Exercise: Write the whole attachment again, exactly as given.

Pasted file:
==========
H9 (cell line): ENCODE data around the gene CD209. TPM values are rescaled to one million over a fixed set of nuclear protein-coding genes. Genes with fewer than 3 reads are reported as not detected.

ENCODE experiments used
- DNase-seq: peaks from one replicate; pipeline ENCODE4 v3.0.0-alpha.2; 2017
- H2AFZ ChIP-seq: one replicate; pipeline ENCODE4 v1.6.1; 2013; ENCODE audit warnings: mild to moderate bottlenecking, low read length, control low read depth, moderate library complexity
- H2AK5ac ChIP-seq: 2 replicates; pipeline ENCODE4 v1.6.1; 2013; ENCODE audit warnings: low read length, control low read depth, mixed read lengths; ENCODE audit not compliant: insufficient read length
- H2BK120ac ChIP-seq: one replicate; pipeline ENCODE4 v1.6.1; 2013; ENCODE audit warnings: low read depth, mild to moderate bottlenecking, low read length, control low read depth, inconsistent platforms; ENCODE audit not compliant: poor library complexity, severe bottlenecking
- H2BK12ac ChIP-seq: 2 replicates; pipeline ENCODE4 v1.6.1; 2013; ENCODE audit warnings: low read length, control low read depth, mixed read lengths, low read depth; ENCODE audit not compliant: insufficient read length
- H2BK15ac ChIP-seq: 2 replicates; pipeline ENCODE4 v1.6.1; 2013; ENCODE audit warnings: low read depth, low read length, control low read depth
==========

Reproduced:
H9 (cell line): ENCODE data around the gene CD209. TPM values are rescaled to one million over a fixed set of nuclear protein-coding genes. Genes with fewer than 3 reads are reported as not detected.

ENCODE experiments used
- DNase-seq: peaks from one replicate; pipeline ENCODE4 v3.0.0-alpha.2; 2017
- H2AFZ ChIP-seq: one replicate; pipeline ENCODE4 v1.6.1; 2013; ENCODE audit warnings: mild to moderate bottlenecking, low read length, control low read depth, moderate library complexity
- H2AK5ac ChIP-seq: 2 replicates; pipeline ENCODE4 v1.6.1; 2013; ENCODE audit warnings: low read length, control low read depth, mixed read lengths; ENCODE audit not compliant: insufficient read length
- H2BK120ac ChIP-seq: one replicate; pipeline ENCODE4 v1.6.1; 2013; ENCODE audit warnings: low read depth, mild to moderate bottlenecking, low read length, control low read depth, inconsistent platforms; ENCODE audit not compliant: poor library complexity, severe bottlenecking
- H2BK12ac ChIP-seq: 2 replicates; pipeline ENCODE4 v1.6.1; 2013; ENCODE audit warnings: low read length, control low read depth, mixed read lengths, low read depth; ENCODE audit not compliant: insufficient read length
- H2BK15ac ChIP-seq: 2 replicates; pipeline ENCODE4 v1.6.1; 2013; ENCODE audit warnings: low read depth, low read length, control low read depth